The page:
The Lord Had Something Better in Mind takes the reader through Magnolia's struggles--surviving financially, dealing with her mother's constant superstitions, and (happily) her feelings for Andy Drag. Their romance blooms over steamy days of fishing and camping in the Manchac Swamps, so much that Magnolia's love for God and the man who becomes her husband seems to be able to overpower her mother's clucking over a black cat that once crossed their path.
As the story fast-forwards, Magnolia is the mother of a teenage boy and worried sick about her husband's mysterious disappearance during a hunting trip. In this troubled time Magnolia gives her grievances to God, accepting His will for her future over her mother's lucky charms, and accepts what comes of it.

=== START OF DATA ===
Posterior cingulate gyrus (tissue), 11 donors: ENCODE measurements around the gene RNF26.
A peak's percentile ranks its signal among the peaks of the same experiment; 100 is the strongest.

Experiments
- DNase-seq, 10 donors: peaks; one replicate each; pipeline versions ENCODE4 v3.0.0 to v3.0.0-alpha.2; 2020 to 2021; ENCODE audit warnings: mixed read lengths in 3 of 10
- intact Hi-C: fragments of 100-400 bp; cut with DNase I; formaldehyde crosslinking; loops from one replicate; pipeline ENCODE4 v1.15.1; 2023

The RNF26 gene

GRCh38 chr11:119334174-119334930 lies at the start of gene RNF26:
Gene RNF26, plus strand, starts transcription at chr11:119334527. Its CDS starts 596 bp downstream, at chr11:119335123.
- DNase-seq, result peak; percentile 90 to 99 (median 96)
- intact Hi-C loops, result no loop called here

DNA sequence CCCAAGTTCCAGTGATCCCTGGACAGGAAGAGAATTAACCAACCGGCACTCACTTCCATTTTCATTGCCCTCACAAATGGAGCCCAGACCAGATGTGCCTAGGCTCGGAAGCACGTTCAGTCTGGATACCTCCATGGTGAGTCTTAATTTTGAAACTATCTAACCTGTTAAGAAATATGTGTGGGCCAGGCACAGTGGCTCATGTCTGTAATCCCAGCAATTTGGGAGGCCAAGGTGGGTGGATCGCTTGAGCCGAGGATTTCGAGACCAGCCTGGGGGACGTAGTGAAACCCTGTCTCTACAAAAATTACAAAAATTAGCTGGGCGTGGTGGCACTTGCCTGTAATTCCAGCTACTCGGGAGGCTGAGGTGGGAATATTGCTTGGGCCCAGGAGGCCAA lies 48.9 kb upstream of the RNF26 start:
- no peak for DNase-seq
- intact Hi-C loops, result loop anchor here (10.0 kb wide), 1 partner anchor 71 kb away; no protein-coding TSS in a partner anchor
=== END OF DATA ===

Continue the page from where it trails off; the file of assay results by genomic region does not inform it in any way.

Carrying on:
Reading the introduction of the story (which I would advise skipping if you don't want to be spoiled to some parts of the story), the reader can tell immediately Robinson has put her heart into this story, as some parts are semi-autobiographical. Yet, The Lord Had Something Better in Mind falls victim to similar problems seen in books by this publisher, namely punctuation errors and lax editing (the narrative tends to repeat itself at times, slowing the story in parts). The scenes involving Andy's disappearance and its conclusion draw a number of unanswered questions as well. Despite these pitfalls, Robinson presents an ambitious story suitable for fans of faith.